The second key to this strategy is that each church building has its own internal account with the diocesan finance office. Already, in English law, a parish is “owned” by the trustees of the diocese, though canon law protects the right of each parish to manage its own assets. When a parish merger takes place, buildings from a parish in debt accrue an internal debt to the diocese; parishes with a healthy bank account have part of that balance lodged against each building. All major expenses relating to that building (insurance, major repairs, safety inspections, interest on building loans etc.) are paid directly by the diocese from that account. In return, each Mparish pays a “rent” to the diocese each year to use each of its buildings. This creates an “internal market” which can force parishes to look at whether using its existing buildings is the most affordable method; each building will have designated “amber flag” and “red flag” percentages of parish income. When the proportion reaches “amber” the parish has two years to find a cheaper way of celebrating Mass. When it reaches red, the diocese denies permission to use the building, forcing use of a cheaper, if less fitting, venue. This stick is coupled with the carrot of promoting a missionary ethos which sees the purpose of the church to make disciples, not maintain buildings.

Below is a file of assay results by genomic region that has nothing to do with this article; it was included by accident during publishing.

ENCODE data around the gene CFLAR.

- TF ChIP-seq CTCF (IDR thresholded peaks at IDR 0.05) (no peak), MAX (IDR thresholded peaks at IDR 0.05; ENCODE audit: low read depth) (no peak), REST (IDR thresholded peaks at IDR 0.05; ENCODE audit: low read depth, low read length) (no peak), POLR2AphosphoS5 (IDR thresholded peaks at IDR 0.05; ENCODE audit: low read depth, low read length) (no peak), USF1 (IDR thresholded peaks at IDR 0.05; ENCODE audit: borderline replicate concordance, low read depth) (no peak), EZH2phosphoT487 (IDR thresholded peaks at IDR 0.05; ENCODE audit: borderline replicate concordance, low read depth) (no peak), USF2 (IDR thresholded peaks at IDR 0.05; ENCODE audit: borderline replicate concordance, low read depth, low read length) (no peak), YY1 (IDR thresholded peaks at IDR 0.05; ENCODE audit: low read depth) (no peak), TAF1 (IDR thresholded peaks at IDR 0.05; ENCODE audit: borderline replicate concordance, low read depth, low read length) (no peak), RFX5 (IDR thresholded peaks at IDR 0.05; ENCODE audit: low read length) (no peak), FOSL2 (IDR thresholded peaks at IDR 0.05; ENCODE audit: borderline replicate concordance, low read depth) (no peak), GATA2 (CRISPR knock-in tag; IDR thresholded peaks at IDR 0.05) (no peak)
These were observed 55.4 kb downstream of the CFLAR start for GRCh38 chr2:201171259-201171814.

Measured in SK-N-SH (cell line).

Choosing to adopt this new structure of Mparishes and Mdeaneries offers a third option falling between the radical closure of parishes and the usual tensions of parish mergers. It seeks to avoid the cessation of worship in any given locations, though may require use of a non-traditional space for worship (overflow or hired large hall) in that location. It will force most of the diocesan priests to spread themselves even thinner than if some of their number did not become Mdeans but at the same time offers significant relief from the pressures of being priest across several parishes, with guaranteed cover for holidays, weekly days off, and support for local ministry. I offer this to the Church as a possible solution which, to my knowledge, has not been tried.

* A “Sunday Mass” in this context includes any Mass from 4 pm onward on a Saturday evening celebrated with the intent of letting worshippers fulfil their Sunday obligation.